Tax Relief on Changing Business Structures

Whilst the ability for a small business to change their legal structure without attracting a tax liability has been available for a little over 15 months, it may be one of those areas that small business and tax practitioners are still coming to terms with. This tax tip considers:
The eligibility criteria;

  • How the provisions work; and
  • What are the impacts. 

Is My Business Eligible 

To be eligible and to gain access to the rollover provisions, a number of tests must be satisfied as follows: 

  1. Both the transferor and the transferee must be small businesses 

This means that both the transferor and the transferee must be businesses each with an aggregated turnover of less than $10 Million.  Note that this aggregated turnover not only relates to the subject entity, but also to entities that may be affiliated or connected with the subject entity. Care is required in determining the applicability of this test as the affiliated or connected with test can be quite complex. 

  1. The restructure must be part of a genuine restructure and not part of a tax driven scheme 

Whether or not a restructure is “genuine” will depend on the specific circumstances surrounding the restructure. The guidelines that accompanied the restructure legislation provide some details on what may be considered a “genuine restructure” and include:

  • A bona fide commercial arrangement has been undertaken to enhance business efficiency;
  • The business continues to operate following the transfer, through a different entity structure;
  • Transferred assets continue to be used in the new business structure;
  • The new structure that has been adopted has taken professional advice when setting up the business;
  • The restructure is not artificial or unduly tax driven; and
  • The restructure is not a divestment of assets or a preliminary step to facilitate the disposal of assets outside the business.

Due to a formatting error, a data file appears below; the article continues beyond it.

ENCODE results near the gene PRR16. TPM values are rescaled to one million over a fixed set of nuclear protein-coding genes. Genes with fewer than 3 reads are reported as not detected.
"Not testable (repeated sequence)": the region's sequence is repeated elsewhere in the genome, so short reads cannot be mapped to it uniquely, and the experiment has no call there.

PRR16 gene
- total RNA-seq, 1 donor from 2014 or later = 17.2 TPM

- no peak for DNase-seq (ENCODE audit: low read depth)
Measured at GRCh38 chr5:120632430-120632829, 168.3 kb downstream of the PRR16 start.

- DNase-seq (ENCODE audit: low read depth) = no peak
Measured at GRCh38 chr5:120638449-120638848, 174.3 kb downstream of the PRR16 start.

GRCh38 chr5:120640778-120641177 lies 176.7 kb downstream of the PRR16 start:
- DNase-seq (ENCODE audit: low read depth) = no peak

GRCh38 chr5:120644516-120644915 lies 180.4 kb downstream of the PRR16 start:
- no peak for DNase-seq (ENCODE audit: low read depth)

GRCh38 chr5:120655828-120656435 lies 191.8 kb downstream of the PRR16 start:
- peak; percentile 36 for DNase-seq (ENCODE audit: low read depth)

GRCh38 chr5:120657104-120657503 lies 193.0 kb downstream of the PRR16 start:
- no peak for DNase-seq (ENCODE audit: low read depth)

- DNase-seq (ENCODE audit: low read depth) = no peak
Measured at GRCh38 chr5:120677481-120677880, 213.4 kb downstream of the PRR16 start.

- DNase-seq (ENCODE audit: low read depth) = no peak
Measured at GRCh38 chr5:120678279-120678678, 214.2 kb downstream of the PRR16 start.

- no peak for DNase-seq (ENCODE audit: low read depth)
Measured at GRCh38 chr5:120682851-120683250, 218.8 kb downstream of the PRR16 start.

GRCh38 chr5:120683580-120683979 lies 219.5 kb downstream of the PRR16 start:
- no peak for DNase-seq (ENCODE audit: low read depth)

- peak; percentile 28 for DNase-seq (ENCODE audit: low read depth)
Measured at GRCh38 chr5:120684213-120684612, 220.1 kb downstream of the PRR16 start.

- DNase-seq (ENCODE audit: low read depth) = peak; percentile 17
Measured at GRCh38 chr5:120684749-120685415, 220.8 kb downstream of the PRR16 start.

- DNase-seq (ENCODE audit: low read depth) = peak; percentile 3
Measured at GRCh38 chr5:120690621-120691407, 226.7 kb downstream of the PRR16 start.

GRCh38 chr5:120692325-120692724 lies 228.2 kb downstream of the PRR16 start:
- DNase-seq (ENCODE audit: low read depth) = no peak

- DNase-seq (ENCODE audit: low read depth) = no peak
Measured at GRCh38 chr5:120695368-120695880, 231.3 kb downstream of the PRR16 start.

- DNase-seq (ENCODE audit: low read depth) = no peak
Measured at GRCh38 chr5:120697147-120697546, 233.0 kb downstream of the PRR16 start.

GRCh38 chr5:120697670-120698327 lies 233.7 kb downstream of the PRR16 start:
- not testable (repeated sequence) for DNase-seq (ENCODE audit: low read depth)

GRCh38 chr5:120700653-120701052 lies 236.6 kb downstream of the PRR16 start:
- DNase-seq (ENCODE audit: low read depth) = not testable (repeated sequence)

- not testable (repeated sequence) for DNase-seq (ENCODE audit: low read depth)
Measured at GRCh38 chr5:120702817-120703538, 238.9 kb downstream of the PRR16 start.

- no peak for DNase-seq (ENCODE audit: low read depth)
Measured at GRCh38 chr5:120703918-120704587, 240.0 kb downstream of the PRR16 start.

1. Ultimate economic ownership must be maintained before and after the restructure 

The ultimate economic owners of an asset are the individuals who, directly or indirectly, own an asset. Where there is more than one individual with ultimate economic ownership, there is an additional requirement that each individual’s share of ultimate economic ownership be maintained. Where a discretionary trust is involved, this means that there is no practical change to the individual beneficiaries who ultimately benefit from the assets before and after the transfer. 

How The Provisions Work 

A business can be operating either as a sole trader, a partnership, a company or as a trust. There may be a time when the business owners believe that they have “outgrown” their current trading structure and that the structure no longer meets their needs. This could involve asset protection issues, commercial requirements, public perception, etc.  The Rollover Provisions provide opportunities for a business to restructure from one legal entity to another without incurring a range of tax liabilities that would normally arise when such a transaction is performed. 
It is important to note however that the rollover provisions only apply to certain “active assets” of a business. Such assets are normally CGT assets, depreciating assets, trading stock and other assets that form part of the operating business being restructured.  The rollover does not apply to certain assets such as shareholder or beneficiary loans or  passive assets held in a structure. 

What Are The Impacts 

There are a number of impacts that you should consider before applying the restructure rollover measures including:

  • Assets are taken to be transferred at their tax cost and as such will not result in an income tax liability to either the transferor or the transferee.
  • There is no requirement for any consideration (market value or otherwise) to be provided by the transferee in exchange for those assets.
  • In relation to specific asset classes, the following should be considered:
  • Pre-CGT assets retain their pre-CGT status.
  • Post-CGT assets are taken to be acquired by the transferee at the date of transfer for their cost at that time. This means that to be eligible to claim the CGT discount on any subsequent sale from the new structure, you will need to wait at least 12 months.
  • Access to the 15 year exemption however as part of  the small business CGT concessions is not affected as the transferee will be taken to have acquired the asset when the transferor acquired it (different to the CGT discount).
  • Trading stock can either be transferred at the transferor’s cost or at the market value of that stock held by the transferor at the start of an income year.
  • Revenue assets take the cost which will result in no profit or loss to the transferee.
  • Depreciating assets will be transferred at the written down value of those assets at the date of the transfer and then continue to depreciated using the same method and effective life that the transferor was using. 
  • There may also be issues to consider in relation to GST or stamp duty on the restructure so professional advice should be sought when utilising the rollover measures. 
  • The restructure provisions can have a very positive outcome for small businesses looking to restructure their affairs, but ensure you seek appropriate professional advice as there may also be some other implications that result in unwanted outcomes..